Employers have very limited information when they make their first selection of applicants for their vacancies. One potential source of information is the social networking website Facebook, researchers said.
Researchers examined on a scientific basis whether employers actually use Facebook during a first screening. They sent fictitious application letters in response to genuine vacancies.
A total of 2,112 job applications were sent out in response to vacancies in various sectors of the Flemish labour market. For each job opening, a pair of male graduates with degrees in commerce, business administration, or applied economics was constructed.
“… we always take it for less than it’s worth.”
Distrust of the government runs deep, especially when it comes to federal land grabs and schemes to take away land from private citizens the government is established to protect.
Taxation of private land is another noteworthy topic, causing citizens to ask the question, “Is my land really mine?”
If a private citizen stops paying taxes on their land, the government will foreclose on the land and sell it to the highest bidder at auction and the land owner will see no monies from its sale. This small fact alone fuels tea party movements all over the country.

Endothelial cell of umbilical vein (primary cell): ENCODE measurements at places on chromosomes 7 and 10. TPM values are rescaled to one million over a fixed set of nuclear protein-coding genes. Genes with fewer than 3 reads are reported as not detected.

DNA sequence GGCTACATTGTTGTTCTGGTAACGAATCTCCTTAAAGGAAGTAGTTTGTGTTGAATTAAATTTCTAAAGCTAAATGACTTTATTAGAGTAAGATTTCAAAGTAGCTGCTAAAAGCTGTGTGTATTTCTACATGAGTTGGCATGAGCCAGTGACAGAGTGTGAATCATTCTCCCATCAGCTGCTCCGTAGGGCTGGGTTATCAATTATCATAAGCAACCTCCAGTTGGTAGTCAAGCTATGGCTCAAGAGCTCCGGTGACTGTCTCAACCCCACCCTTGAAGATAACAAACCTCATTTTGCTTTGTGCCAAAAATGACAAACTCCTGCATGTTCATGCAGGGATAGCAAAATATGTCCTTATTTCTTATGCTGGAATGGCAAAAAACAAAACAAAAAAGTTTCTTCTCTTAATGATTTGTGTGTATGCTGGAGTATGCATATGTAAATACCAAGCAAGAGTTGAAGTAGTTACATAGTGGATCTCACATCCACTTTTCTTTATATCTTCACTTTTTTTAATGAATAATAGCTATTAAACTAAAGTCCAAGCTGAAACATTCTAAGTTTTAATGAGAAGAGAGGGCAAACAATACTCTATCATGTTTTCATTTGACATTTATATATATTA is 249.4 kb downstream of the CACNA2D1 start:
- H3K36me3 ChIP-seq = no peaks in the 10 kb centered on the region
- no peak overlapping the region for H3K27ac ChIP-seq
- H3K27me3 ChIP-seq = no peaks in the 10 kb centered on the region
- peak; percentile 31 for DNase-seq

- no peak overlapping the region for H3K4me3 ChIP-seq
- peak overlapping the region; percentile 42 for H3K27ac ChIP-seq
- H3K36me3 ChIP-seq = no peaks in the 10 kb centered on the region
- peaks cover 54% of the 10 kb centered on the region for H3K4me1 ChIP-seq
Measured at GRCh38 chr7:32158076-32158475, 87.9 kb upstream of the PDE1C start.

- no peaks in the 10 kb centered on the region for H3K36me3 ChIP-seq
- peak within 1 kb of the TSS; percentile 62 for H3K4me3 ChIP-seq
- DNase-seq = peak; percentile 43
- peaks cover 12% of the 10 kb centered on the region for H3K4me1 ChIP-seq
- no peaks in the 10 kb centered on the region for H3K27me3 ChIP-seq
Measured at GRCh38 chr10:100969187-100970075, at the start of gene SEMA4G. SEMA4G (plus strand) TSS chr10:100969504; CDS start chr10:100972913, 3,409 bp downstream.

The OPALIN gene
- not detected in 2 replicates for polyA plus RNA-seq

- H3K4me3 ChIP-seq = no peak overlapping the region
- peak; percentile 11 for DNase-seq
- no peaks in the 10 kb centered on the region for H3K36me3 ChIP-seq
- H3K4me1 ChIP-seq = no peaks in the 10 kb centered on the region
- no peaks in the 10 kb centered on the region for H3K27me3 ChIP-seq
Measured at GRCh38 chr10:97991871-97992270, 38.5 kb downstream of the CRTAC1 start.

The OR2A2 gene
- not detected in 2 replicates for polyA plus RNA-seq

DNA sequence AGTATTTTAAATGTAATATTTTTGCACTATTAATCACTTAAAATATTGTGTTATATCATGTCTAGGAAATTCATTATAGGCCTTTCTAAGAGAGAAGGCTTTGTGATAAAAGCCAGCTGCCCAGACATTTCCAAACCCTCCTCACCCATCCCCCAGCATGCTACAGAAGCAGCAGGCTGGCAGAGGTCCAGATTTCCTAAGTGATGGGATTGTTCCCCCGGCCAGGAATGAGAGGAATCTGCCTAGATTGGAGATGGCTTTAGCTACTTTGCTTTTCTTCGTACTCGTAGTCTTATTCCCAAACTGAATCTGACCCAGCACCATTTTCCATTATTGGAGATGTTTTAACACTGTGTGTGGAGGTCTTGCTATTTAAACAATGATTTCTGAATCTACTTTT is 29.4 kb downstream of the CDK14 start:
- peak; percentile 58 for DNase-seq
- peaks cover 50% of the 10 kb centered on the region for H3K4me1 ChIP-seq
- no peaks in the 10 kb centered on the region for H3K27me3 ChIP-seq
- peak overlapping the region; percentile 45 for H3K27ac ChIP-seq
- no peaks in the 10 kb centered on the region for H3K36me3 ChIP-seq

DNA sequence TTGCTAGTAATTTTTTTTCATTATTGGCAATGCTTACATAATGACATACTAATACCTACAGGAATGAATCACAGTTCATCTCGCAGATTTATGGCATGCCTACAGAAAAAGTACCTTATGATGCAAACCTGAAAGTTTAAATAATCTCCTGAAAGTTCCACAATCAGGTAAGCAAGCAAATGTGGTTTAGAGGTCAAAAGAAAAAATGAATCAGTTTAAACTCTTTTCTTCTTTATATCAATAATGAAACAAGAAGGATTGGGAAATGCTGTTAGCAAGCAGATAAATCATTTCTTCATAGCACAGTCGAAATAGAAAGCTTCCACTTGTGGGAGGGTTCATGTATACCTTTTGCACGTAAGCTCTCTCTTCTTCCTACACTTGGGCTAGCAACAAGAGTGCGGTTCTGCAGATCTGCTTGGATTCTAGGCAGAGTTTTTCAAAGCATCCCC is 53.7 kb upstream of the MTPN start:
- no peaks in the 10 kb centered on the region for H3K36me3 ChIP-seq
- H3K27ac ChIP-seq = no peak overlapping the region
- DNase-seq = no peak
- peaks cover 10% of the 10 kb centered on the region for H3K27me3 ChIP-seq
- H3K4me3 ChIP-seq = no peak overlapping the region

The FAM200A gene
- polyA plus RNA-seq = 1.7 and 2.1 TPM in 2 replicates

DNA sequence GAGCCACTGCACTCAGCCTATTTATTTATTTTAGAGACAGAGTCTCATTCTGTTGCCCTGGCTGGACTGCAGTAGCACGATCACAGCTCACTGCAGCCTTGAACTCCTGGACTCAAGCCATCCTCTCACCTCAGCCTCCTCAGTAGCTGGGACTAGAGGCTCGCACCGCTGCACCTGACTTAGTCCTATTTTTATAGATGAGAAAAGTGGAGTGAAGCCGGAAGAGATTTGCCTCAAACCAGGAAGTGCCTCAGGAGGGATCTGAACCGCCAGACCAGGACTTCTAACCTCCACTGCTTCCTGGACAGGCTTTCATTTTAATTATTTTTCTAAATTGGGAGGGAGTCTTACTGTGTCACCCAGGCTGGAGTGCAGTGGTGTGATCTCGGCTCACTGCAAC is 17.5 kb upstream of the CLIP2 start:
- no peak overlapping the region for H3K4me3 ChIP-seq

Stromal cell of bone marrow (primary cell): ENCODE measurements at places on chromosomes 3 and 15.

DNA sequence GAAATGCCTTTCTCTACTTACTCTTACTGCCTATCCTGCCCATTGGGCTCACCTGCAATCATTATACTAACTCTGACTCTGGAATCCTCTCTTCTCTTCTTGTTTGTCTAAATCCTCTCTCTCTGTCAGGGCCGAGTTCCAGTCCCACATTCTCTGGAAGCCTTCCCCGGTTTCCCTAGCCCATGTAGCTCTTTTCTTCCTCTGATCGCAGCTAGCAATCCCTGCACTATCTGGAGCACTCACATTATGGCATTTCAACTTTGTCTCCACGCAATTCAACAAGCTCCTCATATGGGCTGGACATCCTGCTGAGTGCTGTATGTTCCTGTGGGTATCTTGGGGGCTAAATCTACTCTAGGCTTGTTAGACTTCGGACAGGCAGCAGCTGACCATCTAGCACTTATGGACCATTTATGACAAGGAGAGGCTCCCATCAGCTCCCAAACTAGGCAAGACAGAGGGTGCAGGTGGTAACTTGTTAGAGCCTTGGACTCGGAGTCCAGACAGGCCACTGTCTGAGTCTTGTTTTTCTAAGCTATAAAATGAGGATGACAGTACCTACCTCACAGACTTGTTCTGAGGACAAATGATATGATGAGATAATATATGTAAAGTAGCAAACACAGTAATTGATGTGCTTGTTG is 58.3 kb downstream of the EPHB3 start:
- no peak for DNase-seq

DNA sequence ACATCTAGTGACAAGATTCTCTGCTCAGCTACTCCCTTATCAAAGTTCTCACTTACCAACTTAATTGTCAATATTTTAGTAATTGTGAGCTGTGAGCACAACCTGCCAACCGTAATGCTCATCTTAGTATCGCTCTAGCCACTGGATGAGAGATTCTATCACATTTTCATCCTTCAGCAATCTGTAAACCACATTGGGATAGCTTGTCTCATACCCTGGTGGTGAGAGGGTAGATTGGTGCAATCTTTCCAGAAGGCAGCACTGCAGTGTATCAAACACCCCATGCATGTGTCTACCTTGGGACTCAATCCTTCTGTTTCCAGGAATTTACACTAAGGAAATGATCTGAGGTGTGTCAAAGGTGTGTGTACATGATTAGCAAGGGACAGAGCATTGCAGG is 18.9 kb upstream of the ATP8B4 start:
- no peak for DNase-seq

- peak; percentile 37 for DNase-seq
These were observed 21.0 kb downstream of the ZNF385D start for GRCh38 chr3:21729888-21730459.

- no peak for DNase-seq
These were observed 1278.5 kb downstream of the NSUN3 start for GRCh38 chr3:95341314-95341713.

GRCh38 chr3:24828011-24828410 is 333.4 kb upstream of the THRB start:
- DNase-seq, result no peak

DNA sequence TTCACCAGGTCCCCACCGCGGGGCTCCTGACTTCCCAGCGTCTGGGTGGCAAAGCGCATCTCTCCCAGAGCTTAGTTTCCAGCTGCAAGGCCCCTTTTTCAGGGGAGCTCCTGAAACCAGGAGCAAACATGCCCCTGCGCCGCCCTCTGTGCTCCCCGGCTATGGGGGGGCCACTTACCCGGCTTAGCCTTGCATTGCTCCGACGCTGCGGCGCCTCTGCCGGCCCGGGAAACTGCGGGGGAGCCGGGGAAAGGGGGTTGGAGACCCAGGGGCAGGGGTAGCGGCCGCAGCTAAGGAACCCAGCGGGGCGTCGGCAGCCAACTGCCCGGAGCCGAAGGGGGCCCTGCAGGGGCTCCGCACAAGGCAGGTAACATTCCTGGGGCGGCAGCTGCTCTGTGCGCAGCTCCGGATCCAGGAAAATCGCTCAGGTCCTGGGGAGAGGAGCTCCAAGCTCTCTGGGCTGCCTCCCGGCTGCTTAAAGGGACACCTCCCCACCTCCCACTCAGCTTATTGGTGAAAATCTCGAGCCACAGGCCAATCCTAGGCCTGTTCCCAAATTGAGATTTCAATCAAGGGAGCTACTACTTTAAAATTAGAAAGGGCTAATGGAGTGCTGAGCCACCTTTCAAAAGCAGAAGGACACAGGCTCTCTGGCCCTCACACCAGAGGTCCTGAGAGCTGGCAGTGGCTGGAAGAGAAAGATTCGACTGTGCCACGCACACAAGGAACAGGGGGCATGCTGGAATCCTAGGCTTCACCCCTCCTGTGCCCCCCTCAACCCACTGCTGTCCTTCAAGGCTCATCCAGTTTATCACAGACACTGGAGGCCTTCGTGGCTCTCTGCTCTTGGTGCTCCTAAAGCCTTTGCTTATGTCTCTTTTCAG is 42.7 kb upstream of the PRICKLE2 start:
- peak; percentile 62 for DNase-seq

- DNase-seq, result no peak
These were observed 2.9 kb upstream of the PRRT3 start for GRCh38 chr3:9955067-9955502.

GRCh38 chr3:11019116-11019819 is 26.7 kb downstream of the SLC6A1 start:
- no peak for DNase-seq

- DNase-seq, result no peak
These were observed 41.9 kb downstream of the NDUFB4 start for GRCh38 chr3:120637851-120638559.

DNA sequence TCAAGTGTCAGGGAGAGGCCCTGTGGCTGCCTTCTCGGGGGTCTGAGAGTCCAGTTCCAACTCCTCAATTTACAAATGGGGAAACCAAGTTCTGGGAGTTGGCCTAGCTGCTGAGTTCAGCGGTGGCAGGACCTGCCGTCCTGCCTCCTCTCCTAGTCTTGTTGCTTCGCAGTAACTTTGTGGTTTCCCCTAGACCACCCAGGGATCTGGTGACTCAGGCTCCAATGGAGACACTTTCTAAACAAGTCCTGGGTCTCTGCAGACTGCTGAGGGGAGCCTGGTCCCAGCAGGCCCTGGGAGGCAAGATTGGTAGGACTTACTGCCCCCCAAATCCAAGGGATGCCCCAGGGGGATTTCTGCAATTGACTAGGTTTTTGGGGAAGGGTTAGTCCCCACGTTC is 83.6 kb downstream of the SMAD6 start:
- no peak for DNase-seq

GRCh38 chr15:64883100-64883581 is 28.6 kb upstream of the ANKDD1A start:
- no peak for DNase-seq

Taxation, which Democrats want more of, is a touchy subject for land owners. A video depicting federal employees bragging about their exploits, may leave some incensed.
Using a hidden camera, someone recorded a U.S. Park Service employee bragging about how she swindled a couple of WWII veterans out of their land for pennies on the dollar, even bragging about how she ‘stole’ Washington D.C.’s money to do it.
Ask pretty much any audiophile their preference between analog vinyl albums and digital compact disks and, odds are, the answer will almost unanimously be record albums produced from analog recordings. However, ask Author and Neuroscientist Dr. Bruce MacLennan about the key to understanding neural information processing and you might be surprised when he answers, “analog computing.”
According to MacLennan, that “back to the future” idea of using analog computing to understand the brain has returned to fashion after falling out of favor with early artificial intelligence researchers in the mid-1980s. That’s because modern researchers have recognized that, if we’re going to achieve artificial intelligence comparable to what humans or even other ma
mmals possess, we must first understand the human brain, which basically functions like an analog computer, he added.